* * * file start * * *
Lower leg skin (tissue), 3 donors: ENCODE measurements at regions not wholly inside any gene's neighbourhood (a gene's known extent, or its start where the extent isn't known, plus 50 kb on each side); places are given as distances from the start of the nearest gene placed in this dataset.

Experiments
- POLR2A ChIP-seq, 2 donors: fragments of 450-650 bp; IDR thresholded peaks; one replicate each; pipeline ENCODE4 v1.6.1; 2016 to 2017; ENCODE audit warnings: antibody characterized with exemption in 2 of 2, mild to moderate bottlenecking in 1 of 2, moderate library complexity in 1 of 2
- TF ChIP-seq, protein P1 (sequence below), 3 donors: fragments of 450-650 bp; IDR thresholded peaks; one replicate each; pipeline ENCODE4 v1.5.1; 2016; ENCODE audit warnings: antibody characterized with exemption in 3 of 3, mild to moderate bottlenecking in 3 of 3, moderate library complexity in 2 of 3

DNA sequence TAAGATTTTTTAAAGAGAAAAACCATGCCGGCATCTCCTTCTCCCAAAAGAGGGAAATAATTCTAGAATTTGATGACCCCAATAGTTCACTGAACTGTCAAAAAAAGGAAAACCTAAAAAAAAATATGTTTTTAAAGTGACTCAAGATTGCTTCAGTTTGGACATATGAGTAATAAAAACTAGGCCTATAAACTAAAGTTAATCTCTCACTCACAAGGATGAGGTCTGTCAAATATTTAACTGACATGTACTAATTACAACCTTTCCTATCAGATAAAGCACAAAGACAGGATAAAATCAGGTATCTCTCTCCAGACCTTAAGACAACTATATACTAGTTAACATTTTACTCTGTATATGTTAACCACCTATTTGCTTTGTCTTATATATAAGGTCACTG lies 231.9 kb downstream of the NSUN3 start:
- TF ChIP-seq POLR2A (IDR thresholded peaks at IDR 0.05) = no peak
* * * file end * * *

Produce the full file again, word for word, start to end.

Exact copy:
Lower leg skin (tissue), 3 donors: ENCODE measurements at regions not wholly inside any gene's neighbourhood (a gene's known extent, or its start where the extent isn't known, plus 50 kb on each side); places are given as distances from the start of the nearest gene placed in this dataset.

Experiments
- POLR2A ChIP-seq, 2 donors: fragments of 450-650 bp; IDR thresholded peaks; one replicate each; pipeline ENCODE4 v1.6.1; 2016 to 2017; ENCODE audit warnings: antibody characterized with exemption in 2 of 2, mild to moderate bottlenecking in 1 of 2, moderate library complexity in 1 of 2
- TF ChIP-seq, protein P1 (sequence below), 3 donors: fragments of 450-650 bp; IDR thresholded peaks; one replicate each; pipeline ENCODE4 v1.5.1; 2016; ENCODE audit warnings: antibody characterized with exemption in 3 of 3, mild to moderate bottlenecking in 3 of 3, moderate library complexity in 2 of 3

DNA sequence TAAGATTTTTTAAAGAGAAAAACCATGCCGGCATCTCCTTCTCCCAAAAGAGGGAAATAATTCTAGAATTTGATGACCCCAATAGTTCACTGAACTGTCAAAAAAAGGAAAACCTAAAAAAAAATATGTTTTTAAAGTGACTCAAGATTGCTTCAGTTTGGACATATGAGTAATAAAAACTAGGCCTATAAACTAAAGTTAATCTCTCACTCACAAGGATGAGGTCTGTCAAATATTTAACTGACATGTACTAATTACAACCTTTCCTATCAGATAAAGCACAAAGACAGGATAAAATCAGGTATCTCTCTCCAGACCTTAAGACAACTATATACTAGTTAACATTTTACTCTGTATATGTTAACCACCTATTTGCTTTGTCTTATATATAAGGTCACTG lies 231.9 kb downstream of the NSUN3 start:
- TF ChIP-seq POLR2A (IDR thresholded peaks at IDR 0.05) = no peak